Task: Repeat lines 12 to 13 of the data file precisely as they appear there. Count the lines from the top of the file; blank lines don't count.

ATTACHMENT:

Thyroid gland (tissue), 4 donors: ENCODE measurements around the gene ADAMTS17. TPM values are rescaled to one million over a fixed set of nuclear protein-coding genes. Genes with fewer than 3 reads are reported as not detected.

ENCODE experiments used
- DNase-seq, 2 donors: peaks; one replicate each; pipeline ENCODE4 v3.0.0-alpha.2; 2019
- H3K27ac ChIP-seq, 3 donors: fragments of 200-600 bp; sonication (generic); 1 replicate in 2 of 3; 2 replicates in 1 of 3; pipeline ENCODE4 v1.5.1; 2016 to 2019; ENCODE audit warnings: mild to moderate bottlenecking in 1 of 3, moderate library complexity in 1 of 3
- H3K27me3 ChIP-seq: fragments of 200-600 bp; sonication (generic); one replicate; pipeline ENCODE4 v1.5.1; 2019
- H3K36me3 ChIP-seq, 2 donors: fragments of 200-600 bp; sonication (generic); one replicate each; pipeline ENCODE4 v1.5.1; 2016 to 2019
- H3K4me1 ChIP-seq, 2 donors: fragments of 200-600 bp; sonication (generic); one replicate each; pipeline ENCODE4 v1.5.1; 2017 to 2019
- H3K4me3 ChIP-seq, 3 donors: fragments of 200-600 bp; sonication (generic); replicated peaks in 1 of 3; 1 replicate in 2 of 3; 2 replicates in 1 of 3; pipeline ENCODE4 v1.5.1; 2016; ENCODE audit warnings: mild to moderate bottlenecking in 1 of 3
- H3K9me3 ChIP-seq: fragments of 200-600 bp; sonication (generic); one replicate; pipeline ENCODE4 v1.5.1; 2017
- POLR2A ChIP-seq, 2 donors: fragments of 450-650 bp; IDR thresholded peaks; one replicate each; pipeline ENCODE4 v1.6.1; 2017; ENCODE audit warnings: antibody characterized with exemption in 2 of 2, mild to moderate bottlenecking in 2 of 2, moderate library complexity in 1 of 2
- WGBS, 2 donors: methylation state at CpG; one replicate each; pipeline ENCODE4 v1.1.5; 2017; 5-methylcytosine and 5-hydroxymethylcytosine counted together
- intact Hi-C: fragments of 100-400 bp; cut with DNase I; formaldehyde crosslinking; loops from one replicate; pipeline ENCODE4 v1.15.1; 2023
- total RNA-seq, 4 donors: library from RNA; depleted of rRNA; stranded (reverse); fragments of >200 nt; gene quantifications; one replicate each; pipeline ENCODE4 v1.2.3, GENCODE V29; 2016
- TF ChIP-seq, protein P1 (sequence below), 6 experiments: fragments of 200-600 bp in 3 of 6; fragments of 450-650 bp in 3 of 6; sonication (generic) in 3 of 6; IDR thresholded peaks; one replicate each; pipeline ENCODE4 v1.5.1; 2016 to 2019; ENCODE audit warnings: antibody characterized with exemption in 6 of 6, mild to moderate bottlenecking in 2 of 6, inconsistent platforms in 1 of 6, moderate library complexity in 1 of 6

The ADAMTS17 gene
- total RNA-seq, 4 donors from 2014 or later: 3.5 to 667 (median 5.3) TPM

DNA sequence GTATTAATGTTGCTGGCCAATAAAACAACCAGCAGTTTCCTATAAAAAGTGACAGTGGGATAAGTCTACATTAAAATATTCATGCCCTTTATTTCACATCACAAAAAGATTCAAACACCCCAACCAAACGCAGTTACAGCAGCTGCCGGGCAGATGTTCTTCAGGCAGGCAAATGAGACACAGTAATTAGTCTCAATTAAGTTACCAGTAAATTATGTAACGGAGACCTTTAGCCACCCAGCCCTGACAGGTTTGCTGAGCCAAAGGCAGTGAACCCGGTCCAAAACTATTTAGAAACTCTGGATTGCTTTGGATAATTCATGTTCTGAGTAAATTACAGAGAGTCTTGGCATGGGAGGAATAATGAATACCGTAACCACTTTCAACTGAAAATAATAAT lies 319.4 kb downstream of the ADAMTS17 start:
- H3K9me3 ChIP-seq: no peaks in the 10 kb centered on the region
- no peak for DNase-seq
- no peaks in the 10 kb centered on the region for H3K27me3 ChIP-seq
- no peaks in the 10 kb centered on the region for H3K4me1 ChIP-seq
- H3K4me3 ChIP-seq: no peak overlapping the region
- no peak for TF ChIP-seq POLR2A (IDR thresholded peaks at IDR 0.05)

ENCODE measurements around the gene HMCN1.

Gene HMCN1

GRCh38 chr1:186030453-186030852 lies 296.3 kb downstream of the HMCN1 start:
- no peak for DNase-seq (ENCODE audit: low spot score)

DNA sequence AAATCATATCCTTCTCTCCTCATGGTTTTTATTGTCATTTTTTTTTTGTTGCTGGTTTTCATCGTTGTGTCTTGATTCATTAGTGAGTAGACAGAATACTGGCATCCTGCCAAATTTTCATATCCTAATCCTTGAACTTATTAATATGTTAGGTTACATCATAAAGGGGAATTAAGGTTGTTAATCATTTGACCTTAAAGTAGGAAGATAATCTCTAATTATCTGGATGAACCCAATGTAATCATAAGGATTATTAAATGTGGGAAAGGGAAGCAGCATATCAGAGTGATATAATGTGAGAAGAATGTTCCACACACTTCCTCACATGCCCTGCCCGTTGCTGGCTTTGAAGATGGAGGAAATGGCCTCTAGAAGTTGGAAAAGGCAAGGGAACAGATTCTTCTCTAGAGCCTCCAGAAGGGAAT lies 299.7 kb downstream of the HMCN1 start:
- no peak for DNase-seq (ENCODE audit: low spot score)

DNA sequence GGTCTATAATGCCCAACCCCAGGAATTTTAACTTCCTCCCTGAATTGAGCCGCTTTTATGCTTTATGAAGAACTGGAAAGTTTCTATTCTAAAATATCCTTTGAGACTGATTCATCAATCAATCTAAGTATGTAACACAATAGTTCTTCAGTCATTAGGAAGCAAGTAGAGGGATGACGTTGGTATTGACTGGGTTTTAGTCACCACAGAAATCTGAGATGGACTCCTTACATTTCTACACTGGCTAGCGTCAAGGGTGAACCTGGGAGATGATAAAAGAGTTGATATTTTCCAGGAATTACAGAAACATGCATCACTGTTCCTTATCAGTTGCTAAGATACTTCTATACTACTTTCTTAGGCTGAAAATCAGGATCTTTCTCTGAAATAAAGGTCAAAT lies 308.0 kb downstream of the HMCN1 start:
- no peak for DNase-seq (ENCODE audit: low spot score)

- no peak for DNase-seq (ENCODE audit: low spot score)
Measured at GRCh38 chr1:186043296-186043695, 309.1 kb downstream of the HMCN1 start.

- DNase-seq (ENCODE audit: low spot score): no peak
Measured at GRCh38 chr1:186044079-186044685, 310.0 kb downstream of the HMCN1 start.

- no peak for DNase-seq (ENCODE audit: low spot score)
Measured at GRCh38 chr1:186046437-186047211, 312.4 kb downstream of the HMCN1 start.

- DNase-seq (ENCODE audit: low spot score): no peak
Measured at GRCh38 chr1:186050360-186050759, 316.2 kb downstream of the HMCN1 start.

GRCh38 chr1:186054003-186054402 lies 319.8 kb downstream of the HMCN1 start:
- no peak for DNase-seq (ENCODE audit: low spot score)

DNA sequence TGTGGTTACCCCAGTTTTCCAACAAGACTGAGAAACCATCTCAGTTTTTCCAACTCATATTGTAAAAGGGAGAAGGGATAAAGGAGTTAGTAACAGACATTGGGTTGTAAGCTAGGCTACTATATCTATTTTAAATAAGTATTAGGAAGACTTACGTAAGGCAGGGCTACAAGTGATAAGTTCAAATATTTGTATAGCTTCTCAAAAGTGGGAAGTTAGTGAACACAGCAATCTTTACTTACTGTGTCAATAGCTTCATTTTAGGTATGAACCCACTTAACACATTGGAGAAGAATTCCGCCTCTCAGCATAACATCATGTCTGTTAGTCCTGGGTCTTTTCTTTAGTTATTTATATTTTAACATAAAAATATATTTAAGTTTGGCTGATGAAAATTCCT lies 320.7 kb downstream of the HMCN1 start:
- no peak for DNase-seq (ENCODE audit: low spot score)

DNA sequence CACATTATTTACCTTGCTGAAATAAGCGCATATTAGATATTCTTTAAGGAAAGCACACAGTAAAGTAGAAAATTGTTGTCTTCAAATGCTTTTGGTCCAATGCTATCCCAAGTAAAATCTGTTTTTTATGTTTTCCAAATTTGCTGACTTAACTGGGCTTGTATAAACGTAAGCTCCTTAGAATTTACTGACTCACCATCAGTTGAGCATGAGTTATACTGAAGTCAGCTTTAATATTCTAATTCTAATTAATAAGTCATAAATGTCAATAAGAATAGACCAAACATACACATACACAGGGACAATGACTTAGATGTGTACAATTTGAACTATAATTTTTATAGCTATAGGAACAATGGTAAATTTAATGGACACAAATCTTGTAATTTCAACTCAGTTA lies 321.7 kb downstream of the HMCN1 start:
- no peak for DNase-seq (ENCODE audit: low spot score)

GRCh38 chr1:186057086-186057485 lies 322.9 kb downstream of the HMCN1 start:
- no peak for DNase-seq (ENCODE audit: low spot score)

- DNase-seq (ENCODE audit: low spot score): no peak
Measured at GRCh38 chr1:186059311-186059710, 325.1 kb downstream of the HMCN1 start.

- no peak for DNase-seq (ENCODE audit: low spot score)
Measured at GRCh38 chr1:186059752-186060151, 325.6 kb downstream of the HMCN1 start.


- intact Hi-C: fragments of 100-400 bp; cut with DNase I; formaldehyde crosslinking; loops from one replicate; pipeline ENCODE4 v1.15.1; 2023
- total RNA-seq, 4 donors: library from RNA; depleted of rRNA; stranded (reverse); fragments of >200 nt; gene quantifications; one replicate each; pipeline ENCODE4 v1.2.3, GENCODE V29; 2016